Category Archives: 7

This beer warrants a 7/10. This is good tasty stuff. It tastes good, looks good and feels good, but something is missing

#248 – Achel Blond 8

#248 - Achel Blond 8

Size: 330 ml

ABV: 8 %

It wasn’t that long ago that I had first tried the Achel Bruin (#200), and up next was the highly rated Blond. The previous tale I spun was around the history of the brewery, but one shouldn’t leave these beers without a good look at the Abbey itself.

The real origins of the Achelse Kluis began way back in the mid 17th Century, out in the isolated countryside of Achel, which was then a small Princedom belonging to Liege. Here was built a small chapel which served the community as a worshipping place for the Catholic people of the nearby Protestant Netherlands who were not allowed to worship there under the current regime. The roots of the Abbey itself stem from Petrus van Eynatten heading here fromEindhoven in 1686 and setting up a priory of hermits which soon began to lead a life of prayer and contemplation. This quiet remote area would have drifted on and on but for the French Revolution in 1789 which tore the heart and soul out of the place.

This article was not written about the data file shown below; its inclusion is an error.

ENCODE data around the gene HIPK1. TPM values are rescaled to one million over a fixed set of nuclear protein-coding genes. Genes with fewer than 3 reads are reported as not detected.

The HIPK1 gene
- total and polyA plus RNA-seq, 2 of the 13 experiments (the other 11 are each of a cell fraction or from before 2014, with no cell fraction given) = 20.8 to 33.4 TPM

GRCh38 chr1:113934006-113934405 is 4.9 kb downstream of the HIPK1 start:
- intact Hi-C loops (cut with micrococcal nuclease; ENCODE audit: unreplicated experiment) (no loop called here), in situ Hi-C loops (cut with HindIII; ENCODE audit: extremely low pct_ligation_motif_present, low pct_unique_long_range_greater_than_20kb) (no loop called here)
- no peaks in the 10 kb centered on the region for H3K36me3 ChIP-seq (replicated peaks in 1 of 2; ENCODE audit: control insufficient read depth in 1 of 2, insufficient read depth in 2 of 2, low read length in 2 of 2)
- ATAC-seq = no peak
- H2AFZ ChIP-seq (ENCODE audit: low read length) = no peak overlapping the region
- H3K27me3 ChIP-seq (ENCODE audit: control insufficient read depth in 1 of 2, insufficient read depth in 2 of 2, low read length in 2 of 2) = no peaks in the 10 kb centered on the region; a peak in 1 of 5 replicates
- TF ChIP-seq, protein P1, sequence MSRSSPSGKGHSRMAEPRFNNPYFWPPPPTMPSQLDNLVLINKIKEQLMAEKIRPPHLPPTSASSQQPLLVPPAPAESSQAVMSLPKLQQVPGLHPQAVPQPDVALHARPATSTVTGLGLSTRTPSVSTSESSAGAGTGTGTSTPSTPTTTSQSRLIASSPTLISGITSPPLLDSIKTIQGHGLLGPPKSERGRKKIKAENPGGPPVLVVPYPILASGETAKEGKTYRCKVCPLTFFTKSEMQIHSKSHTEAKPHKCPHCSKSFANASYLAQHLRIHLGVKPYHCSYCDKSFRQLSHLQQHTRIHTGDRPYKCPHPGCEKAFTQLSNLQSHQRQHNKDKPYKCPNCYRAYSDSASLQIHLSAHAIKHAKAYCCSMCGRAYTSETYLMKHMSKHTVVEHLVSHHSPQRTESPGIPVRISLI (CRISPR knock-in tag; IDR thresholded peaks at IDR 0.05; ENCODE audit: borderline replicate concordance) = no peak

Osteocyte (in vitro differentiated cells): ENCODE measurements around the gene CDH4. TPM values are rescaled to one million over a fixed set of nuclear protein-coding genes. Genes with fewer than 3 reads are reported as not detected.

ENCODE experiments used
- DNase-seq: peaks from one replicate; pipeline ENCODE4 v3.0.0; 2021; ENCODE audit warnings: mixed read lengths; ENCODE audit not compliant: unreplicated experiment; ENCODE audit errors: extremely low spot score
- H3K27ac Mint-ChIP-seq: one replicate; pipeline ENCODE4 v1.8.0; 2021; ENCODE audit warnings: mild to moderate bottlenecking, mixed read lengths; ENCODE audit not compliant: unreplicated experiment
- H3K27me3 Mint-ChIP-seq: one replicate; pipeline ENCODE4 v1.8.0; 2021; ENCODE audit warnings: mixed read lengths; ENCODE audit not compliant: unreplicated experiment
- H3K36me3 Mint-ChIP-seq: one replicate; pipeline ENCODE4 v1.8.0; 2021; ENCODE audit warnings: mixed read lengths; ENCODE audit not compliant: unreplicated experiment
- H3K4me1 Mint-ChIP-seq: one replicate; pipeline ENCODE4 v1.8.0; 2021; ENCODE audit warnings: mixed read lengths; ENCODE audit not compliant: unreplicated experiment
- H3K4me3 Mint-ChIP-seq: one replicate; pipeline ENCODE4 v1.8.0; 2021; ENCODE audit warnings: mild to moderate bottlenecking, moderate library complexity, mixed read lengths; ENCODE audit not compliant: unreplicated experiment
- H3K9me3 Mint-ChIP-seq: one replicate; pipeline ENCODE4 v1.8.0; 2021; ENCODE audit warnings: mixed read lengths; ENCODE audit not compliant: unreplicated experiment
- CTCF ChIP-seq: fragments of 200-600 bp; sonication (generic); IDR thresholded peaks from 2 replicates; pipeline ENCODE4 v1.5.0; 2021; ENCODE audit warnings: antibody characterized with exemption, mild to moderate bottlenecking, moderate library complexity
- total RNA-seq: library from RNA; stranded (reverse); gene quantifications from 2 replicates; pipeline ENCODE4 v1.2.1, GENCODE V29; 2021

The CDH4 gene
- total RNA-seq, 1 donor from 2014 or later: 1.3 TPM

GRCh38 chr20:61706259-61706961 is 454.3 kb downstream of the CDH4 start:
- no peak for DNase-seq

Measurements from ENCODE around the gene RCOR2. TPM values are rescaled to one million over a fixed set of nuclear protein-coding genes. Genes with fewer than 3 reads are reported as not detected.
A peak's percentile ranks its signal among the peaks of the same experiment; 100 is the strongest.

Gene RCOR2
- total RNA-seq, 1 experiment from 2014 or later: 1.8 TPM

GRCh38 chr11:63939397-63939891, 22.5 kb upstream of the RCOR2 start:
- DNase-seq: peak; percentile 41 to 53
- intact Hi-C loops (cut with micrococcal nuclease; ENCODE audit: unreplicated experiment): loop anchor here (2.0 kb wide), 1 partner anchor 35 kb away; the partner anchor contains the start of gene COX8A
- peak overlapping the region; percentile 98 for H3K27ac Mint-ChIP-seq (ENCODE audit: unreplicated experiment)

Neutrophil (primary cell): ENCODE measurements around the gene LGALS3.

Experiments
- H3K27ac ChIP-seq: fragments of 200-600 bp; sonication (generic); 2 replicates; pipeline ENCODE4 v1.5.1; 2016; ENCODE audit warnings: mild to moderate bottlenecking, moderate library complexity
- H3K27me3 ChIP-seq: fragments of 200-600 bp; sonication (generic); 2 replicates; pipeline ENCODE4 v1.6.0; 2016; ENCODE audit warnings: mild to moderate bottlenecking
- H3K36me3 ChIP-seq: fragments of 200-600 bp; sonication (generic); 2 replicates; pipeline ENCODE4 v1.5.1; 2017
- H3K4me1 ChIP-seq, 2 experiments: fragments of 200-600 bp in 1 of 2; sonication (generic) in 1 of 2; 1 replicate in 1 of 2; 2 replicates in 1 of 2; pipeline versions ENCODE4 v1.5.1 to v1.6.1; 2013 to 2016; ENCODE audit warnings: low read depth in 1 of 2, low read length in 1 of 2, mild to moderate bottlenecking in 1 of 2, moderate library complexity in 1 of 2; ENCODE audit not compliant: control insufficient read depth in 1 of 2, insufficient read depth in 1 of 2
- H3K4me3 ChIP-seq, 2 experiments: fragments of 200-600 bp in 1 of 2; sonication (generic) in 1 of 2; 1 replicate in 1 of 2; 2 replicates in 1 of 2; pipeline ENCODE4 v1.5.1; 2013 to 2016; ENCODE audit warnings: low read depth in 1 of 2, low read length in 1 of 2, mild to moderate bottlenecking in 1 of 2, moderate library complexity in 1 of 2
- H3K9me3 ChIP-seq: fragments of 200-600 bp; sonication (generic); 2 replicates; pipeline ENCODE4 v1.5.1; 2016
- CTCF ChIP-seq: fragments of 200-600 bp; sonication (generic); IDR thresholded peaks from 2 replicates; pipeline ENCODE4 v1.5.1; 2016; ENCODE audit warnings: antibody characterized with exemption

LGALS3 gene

The priory was then sold into the private hands of Jan Diederik van Tuyll van Serooskerken, but monastic life would eventually return thanks to the Trappist monks from the Abbey of Westmalle who founded the Abbey of St. Benedict in 1846. They put all their energies into ramping up the agricultural infrastructure; largely by developing livestock farming and by replacing wasteland with arable soil. Achel was granted Abbey status in 1871 and from here on really began to prosper, and sister projects would eventually spring up at Echt, Diepenveen, Rochefort (#31) and even at Kasanza in Congo.